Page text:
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2.5 yr old - constant crying - at end of tether.

(9 Posts)
auntyspan Fri 12-Sep-08 09:26:57

DD1 is 2.5 years old. For the past 4 months, every time something hasn't gone her way she bursts into tears and cries and cries and cries. Even the smallest things, completely random like DH not shutting a car door 'right' makes her inconsolable. We've tried affection, ignoring, distraction, bribery, reasoning, punishment and nothing stops the tears. For example, yesterday she had a friend round after nursery and when the friend left, she cried from the moment the door shut (6.45pm) to the moment she fell asleep (8pm)

She's also waking up in the night and crying which again is very draining.

Any tips would be gratefully received - even if it's to tell me to ride it out and the phase will pass.

Thanks for reading.

limecrush Fri 12-Sep-08 09:34:56

oh god I have so been there

some of them are just so sensitive. With ds1 it was definitely that (massively physically and emotionally sensitive still at age 5- huge fit the other day in the school pool cos water got in his eyes, etc etc)

Also, I think due to his sensitivity, he would never sleep in the daytime and would go crazy with tiredness by the end of the day.

It's so horrible, I nearly went mad. She is probably a very clever little girl with a huge, emotional personality. Later you will see the benefits of that but god sometimes I still wish I had two ds2s (spends all day pottering around laughing).

I think with a child like this you need to take care of yourself and get time off. Do you work? I found that a lifeline with ds2 blush and me and H used to pass him between us a lot when each one had reached end of tether.

Phil75 Fri 12-Sep-08 22:34:40

Ooh yes, ditto all that. My DS1 was and still is to an extent, exactly the same. He's very emotional and gets completely distraught if something's not done how he wants or expects. When he was much younger I found keeping a really tight routine helped, so he knew what was coming and when. However, I know rather regret that as he cannot cope when things don't happen as he expects. As with limecrush, DS2 is completely different and very happy-go-lucky. Often think I over-indulged DS1 as he was the first and I possibly bowed to his every whim.

God, listen to me rambling. He's 4 now and it's definitely better than it was. I guess as they get older they just learn more coping mechanisms and you can reason with them more. I also found working a couple of days helped and making sure me and DH take turns at weekends!

He's a gorgeous boy in many ways and very bright. I'm sure they'll be hugely successful in life!!

paranoidmum Sat 13-Sep-08 08:22:47

Poor you. Very frustrating, but just run-of-the-mill 2.5 year tantrums. No amount of reason will work when they are in the rage. You just have to somehow switch off to the noise, and carry on as calmly as you can. If it involves doing things their way, at 2.5 yrs it is sometimes easier to "give in" for an easy life. Giving in won't instill bad habits - too young at 2.5. It is just a phase and will move on to something else later on. Just you wait til they get to 3 ... !

cluckyagain Sat 13-Sep-08 08:28:53

Difficult - poor you! I would be tempted to sit her in the hall but with you saying 'darling you're not in trouble at all and if you want to tell me something WITHOUT crying then come back in, BUT I don;t want to listen to your crying as my head hurts' or some such. Really matter of fact and lovingly said.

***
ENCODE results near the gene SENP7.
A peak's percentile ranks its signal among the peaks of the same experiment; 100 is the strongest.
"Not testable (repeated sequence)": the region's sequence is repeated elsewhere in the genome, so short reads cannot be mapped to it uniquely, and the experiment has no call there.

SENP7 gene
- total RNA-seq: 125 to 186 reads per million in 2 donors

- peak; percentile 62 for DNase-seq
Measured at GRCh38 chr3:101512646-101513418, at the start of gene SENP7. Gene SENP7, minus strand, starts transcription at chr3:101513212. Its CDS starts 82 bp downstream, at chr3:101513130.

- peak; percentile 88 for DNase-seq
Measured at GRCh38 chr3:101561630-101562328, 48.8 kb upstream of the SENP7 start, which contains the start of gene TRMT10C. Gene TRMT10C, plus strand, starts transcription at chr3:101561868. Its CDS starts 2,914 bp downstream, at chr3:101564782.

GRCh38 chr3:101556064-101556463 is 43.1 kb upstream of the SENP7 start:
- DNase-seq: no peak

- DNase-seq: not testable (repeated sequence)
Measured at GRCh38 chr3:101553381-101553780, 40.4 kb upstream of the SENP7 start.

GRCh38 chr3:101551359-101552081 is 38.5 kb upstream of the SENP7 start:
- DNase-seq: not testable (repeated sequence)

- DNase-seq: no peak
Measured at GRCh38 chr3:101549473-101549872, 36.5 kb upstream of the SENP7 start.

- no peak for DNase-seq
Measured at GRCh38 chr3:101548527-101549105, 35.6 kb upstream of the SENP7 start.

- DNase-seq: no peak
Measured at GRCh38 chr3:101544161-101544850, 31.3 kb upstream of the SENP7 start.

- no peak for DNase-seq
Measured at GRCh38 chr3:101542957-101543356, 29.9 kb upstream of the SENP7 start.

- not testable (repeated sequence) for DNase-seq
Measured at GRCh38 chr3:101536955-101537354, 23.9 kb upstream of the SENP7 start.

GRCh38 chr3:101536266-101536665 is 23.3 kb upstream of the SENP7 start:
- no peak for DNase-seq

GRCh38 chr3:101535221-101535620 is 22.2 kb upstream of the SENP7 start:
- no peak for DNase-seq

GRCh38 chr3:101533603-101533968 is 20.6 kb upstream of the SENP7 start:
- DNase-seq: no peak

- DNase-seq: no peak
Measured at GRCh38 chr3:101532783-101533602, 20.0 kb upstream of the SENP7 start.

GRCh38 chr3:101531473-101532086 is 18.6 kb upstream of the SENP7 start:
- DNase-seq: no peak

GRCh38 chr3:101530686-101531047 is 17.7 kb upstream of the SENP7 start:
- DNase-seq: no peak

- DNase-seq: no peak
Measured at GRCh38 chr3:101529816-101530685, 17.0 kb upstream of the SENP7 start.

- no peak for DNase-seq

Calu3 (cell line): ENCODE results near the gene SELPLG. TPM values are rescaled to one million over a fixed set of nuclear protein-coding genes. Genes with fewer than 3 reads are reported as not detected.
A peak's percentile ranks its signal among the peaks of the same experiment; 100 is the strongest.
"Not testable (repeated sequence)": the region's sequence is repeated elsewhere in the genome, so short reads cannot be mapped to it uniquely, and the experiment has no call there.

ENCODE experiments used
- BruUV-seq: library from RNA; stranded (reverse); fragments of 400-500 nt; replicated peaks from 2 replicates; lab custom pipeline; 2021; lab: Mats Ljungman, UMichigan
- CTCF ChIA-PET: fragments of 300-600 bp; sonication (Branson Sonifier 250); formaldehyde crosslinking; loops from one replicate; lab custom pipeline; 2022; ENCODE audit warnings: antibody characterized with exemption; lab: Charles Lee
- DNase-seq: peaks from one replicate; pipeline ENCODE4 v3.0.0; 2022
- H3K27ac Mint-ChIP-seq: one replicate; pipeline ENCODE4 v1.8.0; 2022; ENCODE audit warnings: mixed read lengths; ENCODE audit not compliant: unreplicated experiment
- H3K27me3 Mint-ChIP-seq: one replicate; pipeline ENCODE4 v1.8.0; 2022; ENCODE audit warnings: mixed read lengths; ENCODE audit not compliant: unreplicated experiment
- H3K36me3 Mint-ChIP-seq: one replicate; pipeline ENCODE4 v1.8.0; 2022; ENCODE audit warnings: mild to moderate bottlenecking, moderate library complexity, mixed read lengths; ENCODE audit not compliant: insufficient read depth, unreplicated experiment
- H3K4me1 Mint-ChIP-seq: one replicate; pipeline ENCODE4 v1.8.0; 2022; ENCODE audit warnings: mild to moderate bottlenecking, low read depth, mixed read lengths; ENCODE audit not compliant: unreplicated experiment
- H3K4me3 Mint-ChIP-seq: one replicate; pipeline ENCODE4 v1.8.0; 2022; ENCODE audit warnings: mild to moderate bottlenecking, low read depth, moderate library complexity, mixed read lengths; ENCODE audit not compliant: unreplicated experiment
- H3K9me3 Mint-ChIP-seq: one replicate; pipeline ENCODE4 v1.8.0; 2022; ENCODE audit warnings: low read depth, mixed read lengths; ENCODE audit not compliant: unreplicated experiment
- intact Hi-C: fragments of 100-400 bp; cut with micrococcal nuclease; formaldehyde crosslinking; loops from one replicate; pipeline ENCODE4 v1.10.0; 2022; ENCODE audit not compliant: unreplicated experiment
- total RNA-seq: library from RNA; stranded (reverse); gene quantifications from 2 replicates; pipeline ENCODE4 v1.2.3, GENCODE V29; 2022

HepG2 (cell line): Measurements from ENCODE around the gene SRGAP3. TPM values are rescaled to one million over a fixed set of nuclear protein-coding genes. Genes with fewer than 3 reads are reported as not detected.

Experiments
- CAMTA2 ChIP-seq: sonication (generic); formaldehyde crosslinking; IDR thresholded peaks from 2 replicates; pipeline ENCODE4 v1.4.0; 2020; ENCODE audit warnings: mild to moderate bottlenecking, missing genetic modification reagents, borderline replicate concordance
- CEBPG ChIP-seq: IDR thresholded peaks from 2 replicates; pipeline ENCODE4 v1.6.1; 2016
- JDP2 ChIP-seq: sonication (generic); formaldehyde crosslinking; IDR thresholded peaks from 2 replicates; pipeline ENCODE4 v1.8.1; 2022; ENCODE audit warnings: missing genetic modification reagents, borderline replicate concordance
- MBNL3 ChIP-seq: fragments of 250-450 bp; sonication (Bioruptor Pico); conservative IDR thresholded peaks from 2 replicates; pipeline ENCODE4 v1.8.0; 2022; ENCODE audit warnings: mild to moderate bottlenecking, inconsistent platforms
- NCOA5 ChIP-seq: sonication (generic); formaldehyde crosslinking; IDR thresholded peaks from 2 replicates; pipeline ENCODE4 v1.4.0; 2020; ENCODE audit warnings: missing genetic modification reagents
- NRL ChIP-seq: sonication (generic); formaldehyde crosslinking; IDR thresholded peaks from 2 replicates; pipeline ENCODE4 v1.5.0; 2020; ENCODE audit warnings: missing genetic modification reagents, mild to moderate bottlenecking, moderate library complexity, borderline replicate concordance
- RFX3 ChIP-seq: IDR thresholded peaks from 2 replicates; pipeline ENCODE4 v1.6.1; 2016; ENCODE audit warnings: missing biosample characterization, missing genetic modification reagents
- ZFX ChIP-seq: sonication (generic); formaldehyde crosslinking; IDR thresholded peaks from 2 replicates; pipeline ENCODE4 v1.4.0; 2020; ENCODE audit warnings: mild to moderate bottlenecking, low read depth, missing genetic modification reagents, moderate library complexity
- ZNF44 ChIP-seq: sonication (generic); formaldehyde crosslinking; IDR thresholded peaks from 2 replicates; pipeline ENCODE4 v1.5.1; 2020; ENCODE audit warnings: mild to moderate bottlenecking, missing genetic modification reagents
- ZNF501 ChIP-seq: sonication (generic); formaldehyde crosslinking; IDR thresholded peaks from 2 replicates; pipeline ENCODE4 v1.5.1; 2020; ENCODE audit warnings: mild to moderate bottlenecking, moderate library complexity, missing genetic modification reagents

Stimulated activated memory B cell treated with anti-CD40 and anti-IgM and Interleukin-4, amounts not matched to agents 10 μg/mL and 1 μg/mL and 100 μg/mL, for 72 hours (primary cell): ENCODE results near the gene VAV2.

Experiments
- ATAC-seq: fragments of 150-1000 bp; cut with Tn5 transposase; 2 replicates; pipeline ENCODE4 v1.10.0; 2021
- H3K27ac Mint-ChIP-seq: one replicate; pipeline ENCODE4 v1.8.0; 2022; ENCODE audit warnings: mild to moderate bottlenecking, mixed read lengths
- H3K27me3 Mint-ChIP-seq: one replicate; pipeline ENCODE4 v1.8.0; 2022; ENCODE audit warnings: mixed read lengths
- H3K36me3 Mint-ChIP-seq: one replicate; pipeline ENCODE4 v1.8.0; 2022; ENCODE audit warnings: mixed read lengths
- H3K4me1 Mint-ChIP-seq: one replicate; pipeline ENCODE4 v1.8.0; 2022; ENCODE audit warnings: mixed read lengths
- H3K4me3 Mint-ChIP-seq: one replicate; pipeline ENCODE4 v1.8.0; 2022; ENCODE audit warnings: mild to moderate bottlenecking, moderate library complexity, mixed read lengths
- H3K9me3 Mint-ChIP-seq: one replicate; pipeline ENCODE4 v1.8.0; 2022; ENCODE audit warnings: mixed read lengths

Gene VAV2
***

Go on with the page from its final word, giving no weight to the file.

cluckyagain Sat 13-Sep-08 08:30:47

Sorry - meant to say - this kind of avoids it being attention of any kind - no reward (different room - can't be seen) and also no punishment. Very annoying for a 2 1/2 yr old I suspect!

Miaou Sat 13-Sep-08 08:35:39

auntyspan, this might sound like a bit of an odd thing to say, but have you had her ears checked? I remember one MNer had this with her dd, constantly screaming, wanting attention all the time - it turned out (I think) that she had glue ear and was very unhappy because of it. She had grommets fitted and the problem was resolved. All the time she (and we) had assumed the problem was behavioural. Maybe worth getting them looked at?

auntyspan Sun 14-Sep-08 09:18:04

All great messages thanks so much ladies. It's made me feel better to know I'm not doing anything wrong and there are other parents in the same (or have been in the same) situation.
Limecrush yes I do work and it's a lifesaver - I'm prg at the moment too and I'm sure my tolerance is lower than normal! I like the idea of taking her out of the room Clucky so I'll definitely try that one.... and will get her ears checked too Miaou thanks for the tip!

Again - thanks grin

bumbling Sun 14-Sep-08 09:23:33

DS was abit like this now 3.3. I managed to/learnt to head off quite a lot of the regulars by involving him a bit more. So he constantly kicked off about getting into the car so I started saying which door will you get in/get out of for eg. Do you want to get in this side or that side. Racing games work v well with us too, not sure if they're just as good for girls though. Can you get in your car seat by the time I count to 5 and then make a big fuss and lots of clapping. Basically tried to give him lots more false choices if that makes sense. Going up to bath time was another daily flashpoint and now we have do you want to run up/chase daddy/be carreid like a digger/ove3r the shoulder/which toy will come to bathtime etc etc. You've probably done all these things. But essentially I took one of the regulars every so often and tried to think up ideas that would diffuse/head off the usual battles.

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